The attempt to introduce a special state tax on electric vehicles failed in the recently concluded legislative period, although the exemption from the new road tolls could be temporary.
That’s because the debate on the issue has mainly centered on how much and when – not if – owners of electric and other non-gasoline vehicles should pay. The possible fees are expected to come up again in 2023 in the next ordinary session of the legislature, but at the latest in a special session.
“We think we should pay a fair fee, but the question is what is fair?” said Tom “Smitty” Smith, executive director of the Texas Electric Transportation Resources Alliance, a lobby group that advocates the sector.
He was opposed to the law that would have set the fee for most electric cars at $ 200 a year, nearly double the amount that many drivers of equivalent conventionally powered vehicles pay each year in gasoline taxes.
Much of the 38.4 cents per gallon federal and state gas taxes levied on conventional vehicle drivers is used for road maintenance. However, electric vehicles don’t run on gas, which means their drivers don’t pay the tax.
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This has raised concerns among Republicans and Democrats alike that the money spent on road maintenance will decline as electric vehicles and other alternative powered vehicles grow in popularity.
The issue is growing in focus, as Tesla – the world’s leading maker of electric cars and the world’s most valuable automaker by stock market value – is working to complete a factory in southeast Travis County that will make Texas a strong position in the world in the quiet – burgeoning EV sector. The Tesla factory is scheduled to go into operation at the end of this year.
State Representative Terry Canales, during a House hearing last month, lamented the potential decline in “one of the state’s most reliable sources of income” as electric and other alternative-powered vehicles become more common on the roads of Texas.
“Now is the time to put in place a funding mechanism to absorb this lost revenue that our state desperately needs to move forward,” he said.
Canales, D-Edinburg, was the house sponsor of the Senate Act of 1728, a measure penned by Senate Senator Charles Schwertner, R-Georgetown, that would have charged fees for electric vehicles, as well as gas-electric hybrids and other alternative fuel vehicles.
The bill was the last move at that session that would have imposed the fees that would have cleared the Senate, but ultimately died on the House of Commons without going to a vote while the legislative maneuvers voted during the slacking days of the session. Neither Schwertner nor Canales responded to requests for comments on Tuesday.
More than two dozen other states are already charging special EV fees to make up for their drivers’ lack of gasoline taxes. But such charges have in many cases been denounced as exorbitant compared to what conventional vehicle drivers give up on gasoline taxes – a criticism repeated by much of the opposition to the unsuccessful legislative measures aimed at inciting them in Texas .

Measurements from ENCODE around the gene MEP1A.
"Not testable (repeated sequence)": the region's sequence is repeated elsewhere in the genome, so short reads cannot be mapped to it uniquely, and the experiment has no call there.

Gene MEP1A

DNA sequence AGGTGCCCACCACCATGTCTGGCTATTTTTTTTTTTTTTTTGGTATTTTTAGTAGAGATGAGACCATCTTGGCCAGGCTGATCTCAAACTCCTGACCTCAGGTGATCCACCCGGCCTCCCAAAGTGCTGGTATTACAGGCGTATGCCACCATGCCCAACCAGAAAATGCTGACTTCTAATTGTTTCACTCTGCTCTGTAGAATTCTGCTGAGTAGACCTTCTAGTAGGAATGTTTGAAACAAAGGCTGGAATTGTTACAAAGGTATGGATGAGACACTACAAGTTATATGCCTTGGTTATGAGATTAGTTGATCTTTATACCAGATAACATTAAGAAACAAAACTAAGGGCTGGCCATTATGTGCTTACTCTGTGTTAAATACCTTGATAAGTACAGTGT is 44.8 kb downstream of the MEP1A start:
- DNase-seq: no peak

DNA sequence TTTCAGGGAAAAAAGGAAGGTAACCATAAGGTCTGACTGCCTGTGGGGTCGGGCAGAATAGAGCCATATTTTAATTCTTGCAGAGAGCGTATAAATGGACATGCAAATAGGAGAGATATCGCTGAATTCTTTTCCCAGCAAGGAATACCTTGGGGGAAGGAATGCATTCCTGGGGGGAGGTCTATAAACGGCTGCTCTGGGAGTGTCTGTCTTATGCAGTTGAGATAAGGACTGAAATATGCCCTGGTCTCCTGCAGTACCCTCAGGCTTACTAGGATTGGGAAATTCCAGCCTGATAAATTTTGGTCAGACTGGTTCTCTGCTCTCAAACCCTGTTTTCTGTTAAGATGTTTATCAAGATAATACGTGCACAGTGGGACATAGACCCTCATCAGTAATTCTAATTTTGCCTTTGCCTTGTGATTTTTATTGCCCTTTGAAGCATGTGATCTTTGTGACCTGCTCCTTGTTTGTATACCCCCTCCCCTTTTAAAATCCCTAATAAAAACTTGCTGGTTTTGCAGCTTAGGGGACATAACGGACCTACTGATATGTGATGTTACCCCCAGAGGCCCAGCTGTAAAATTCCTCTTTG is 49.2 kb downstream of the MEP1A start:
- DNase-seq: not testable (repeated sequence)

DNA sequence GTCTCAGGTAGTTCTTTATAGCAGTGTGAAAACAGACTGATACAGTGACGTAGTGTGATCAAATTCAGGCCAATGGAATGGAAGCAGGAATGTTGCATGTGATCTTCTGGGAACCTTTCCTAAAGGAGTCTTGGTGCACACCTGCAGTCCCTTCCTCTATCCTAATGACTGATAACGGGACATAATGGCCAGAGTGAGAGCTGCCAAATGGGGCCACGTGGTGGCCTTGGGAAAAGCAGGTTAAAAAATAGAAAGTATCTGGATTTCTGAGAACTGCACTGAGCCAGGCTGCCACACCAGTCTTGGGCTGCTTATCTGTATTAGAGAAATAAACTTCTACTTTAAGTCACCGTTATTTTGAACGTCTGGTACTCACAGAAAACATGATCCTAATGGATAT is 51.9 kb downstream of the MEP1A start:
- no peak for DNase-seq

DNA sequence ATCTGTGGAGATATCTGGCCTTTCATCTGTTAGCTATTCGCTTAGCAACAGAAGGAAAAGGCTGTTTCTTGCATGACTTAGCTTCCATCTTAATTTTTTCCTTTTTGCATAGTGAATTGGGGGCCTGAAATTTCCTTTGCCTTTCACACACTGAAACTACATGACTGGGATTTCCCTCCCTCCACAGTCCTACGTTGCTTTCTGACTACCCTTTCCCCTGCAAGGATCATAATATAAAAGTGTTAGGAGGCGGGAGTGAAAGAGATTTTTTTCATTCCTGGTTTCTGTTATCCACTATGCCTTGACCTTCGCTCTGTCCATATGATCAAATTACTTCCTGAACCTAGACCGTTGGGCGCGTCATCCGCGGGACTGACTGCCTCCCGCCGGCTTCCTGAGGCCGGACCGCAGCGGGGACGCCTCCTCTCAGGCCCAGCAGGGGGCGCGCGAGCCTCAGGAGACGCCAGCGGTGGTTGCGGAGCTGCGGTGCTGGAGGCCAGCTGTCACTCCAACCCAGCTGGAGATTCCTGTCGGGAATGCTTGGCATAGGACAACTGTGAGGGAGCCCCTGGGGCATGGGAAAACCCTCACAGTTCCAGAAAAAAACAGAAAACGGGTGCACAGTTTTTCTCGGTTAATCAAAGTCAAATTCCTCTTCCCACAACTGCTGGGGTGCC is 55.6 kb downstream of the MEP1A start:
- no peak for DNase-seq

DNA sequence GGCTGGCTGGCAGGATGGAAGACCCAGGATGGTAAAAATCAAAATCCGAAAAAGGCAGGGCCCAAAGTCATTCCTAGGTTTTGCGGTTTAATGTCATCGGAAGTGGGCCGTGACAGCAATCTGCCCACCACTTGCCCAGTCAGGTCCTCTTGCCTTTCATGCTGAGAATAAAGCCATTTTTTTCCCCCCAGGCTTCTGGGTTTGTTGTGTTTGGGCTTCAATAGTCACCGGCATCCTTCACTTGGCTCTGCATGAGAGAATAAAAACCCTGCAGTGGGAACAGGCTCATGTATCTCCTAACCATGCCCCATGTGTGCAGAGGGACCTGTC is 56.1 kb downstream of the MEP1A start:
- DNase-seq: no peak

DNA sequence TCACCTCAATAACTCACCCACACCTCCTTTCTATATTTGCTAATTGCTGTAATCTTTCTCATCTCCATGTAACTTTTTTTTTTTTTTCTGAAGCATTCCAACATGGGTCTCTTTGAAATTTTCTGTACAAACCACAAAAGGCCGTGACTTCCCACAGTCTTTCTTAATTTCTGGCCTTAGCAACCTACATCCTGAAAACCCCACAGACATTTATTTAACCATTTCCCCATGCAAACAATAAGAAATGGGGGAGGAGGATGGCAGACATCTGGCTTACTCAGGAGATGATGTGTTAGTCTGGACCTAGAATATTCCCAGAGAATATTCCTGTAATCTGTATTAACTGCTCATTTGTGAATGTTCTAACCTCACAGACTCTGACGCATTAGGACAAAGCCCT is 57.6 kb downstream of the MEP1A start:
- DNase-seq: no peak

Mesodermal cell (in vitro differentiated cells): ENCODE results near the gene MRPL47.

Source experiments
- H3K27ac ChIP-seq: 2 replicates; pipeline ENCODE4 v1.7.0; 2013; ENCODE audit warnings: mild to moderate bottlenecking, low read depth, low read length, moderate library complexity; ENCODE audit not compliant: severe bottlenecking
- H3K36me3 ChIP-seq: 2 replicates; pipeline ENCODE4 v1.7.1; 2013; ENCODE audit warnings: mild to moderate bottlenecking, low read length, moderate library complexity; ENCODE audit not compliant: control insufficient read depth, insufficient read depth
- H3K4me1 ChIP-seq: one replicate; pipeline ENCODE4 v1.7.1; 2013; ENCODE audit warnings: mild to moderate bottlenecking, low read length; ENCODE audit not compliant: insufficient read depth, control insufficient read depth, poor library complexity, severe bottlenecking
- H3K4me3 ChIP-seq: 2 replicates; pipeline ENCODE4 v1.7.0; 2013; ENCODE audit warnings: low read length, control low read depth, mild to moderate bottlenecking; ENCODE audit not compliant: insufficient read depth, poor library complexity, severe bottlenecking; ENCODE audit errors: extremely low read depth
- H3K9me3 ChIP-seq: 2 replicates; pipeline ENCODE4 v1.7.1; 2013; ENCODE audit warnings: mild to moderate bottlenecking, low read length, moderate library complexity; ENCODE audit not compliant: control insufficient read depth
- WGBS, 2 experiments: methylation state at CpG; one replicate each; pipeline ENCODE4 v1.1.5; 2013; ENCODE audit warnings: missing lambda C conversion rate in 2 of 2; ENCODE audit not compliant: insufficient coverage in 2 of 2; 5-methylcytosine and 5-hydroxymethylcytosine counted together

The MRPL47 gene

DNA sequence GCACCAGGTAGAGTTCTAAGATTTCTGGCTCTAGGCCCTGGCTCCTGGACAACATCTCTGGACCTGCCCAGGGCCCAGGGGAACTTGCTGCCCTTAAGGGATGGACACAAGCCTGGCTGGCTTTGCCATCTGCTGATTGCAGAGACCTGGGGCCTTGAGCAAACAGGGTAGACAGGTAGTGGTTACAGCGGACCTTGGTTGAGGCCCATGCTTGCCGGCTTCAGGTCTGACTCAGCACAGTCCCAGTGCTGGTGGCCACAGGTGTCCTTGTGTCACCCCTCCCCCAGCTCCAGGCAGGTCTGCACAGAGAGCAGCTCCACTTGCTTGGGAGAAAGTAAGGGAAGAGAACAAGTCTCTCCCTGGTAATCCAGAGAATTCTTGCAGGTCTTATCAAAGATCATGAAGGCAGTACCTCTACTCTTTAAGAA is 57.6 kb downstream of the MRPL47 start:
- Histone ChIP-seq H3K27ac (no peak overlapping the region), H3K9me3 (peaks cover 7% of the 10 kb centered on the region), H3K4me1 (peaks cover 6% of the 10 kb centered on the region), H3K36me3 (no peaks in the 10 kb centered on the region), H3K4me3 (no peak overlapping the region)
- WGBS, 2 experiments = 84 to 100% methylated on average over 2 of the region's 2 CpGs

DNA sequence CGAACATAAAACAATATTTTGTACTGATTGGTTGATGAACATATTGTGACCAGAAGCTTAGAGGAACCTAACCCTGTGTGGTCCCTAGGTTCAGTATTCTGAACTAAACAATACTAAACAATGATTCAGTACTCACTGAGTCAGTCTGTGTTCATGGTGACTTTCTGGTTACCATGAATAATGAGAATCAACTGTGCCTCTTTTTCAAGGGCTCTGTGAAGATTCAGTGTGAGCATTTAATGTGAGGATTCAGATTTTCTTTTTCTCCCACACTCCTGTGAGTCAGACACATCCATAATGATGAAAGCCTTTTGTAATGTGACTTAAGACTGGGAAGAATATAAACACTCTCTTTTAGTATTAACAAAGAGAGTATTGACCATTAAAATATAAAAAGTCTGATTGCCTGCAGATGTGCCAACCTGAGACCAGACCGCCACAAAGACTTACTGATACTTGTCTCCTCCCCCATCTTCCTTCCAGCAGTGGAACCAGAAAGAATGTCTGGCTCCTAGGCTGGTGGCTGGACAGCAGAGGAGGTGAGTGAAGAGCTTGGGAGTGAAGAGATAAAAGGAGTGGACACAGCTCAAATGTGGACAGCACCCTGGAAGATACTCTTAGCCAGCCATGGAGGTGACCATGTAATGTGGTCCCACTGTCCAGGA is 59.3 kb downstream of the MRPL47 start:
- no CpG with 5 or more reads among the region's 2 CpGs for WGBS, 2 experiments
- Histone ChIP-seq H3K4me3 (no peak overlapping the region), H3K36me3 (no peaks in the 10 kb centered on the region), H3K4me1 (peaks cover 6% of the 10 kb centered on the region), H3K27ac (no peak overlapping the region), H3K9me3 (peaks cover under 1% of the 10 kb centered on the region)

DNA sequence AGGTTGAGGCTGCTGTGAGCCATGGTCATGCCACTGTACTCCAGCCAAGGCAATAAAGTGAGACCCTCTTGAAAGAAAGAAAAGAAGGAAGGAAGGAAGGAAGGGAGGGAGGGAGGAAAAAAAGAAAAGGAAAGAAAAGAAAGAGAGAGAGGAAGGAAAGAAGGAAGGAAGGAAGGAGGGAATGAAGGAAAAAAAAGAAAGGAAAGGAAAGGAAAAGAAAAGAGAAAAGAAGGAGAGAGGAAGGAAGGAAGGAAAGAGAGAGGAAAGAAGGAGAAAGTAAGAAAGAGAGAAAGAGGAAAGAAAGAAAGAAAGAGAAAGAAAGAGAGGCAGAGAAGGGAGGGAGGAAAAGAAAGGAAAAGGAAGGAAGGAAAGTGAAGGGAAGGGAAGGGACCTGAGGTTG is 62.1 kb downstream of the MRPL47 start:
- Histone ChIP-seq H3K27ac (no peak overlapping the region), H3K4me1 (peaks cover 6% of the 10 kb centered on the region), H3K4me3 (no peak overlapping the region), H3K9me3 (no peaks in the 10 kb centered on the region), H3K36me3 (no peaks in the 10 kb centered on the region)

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SB 1728 was amended during the legislative process to base charges on kilometers traveled using a sliding scale. However, many EV proponents said the scale was set too high and still resulted in high fees for typical drivers.
In addition, some said the state should wait to impose special fees until the number of electric and alternatively powered vehicles increases on the roads of Texas. The number has grown, but tiny compared to conventional vehicles, they said, leaving Texas little to gain from the fees but much to lose economically and in terms of environmental benefits when the burgeoning industry is hit.
Fuel taxes generated approximately $ 2.6 billion for the state’s highway fund for the 2020 fiscal year ended last August, according to the state auditor’s office. An analysis by the state’s Legislative Budget Board found that SB 1728 would not produce more than about $ 67 million annually for the Highway Fund through fiscal year 2026.
“It’s amazing why (some state lawmakers) are jumping at it with such energy,” said Matt Holm, president of the Tesla Owners Club of Austin. “It just seems punitive down the line.”
Holm, who spoke at the House of Representatives last week before SB 1728 passed away, said introducing such fees just before the Tesla factory opened would send the wrong message to the company, as well as to suppliers and others in the industry who are already here, send or consider moving here.
“It’s a slap in the face,” he said. “We’re definitely not going to say, ‘Welcome to town. Let’s have fun doing business. ‘”